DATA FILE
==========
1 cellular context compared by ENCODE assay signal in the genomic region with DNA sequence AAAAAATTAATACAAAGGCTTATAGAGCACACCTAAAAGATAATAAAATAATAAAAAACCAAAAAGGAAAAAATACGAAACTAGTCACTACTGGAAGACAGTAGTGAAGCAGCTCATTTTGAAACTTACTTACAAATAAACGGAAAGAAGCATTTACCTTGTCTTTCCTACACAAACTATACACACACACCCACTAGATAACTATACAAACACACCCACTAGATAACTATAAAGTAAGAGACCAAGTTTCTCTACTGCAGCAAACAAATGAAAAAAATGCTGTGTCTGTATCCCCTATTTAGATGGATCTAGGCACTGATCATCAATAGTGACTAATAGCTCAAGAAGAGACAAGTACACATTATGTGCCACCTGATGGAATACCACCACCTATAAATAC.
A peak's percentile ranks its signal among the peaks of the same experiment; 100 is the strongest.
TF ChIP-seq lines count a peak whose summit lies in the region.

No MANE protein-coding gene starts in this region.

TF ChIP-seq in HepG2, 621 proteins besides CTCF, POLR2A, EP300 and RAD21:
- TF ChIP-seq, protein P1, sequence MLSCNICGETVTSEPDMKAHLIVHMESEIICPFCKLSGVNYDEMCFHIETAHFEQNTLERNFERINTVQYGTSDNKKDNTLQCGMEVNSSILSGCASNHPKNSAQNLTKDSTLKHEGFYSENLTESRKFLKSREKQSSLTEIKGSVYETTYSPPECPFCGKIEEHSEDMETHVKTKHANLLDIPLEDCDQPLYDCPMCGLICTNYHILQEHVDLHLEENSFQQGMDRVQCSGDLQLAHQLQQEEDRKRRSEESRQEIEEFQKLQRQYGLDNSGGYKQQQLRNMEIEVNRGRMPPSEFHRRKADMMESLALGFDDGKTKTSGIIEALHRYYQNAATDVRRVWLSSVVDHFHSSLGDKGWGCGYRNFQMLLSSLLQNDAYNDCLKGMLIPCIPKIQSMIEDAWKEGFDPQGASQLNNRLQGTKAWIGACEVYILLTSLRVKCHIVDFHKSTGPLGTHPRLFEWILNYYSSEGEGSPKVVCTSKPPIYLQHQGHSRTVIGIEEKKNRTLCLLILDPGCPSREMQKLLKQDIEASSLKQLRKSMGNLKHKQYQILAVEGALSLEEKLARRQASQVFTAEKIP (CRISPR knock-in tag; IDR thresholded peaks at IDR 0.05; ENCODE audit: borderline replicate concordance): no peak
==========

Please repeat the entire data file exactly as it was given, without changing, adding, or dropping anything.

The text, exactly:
1 cellular context compared by ENCODE assay signal in the genomic region with DNA sequence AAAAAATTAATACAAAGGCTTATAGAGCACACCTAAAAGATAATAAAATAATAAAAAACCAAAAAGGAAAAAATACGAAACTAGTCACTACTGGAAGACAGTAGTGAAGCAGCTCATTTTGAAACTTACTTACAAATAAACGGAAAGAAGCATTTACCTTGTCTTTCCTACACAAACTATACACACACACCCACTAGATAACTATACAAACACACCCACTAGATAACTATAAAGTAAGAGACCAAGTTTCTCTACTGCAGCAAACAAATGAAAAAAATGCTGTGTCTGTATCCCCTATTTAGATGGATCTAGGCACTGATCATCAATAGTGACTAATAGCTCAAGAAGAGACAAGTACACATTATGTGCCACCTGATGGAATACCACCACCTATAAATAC.
A peak's percentile ranks its signal among the peaks of the same experiment; 100 is the strongest.
TF ChIP-seq lines count a peak whose summit lies in the region.

No MANE protein-coding gene starts in this region.

TF ChIP-seq in HepG2, 621 proteins besides CTCF, POLR2A, EP300 and RAD21:
- TF ChIP-seq, protein P1, sequence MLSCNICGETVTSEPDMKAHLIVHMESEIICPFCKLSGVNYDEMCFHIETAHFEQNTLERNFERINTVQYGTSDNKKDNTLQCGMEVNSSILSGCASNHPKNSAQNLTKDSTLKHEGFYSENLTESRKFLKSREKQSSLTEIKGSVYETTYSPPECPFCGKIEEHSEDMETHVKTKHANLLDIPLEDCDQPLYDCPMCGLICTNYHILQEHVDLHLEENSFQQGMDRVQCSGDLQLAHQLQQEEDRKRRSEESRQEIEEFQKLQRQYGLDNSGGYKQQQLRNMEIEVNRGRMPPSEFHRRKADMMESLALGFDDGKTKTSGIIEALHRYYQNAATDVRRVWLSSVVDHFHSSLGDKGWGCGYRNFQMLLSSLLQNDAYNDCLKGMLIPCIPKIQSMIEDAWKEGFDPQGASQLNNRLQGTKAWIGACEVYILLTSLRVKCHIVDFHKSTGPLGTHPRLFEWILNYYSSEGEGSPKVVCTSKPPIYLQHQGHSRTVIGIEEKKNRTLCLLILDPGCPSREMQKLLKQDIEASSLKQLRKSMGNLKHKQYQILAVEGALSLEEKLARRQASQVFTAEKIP (CRISPR knock-in tag; IDR thresholded peaks at IDR 0.05; ENCODE audit: borderline replicate concordance): no peak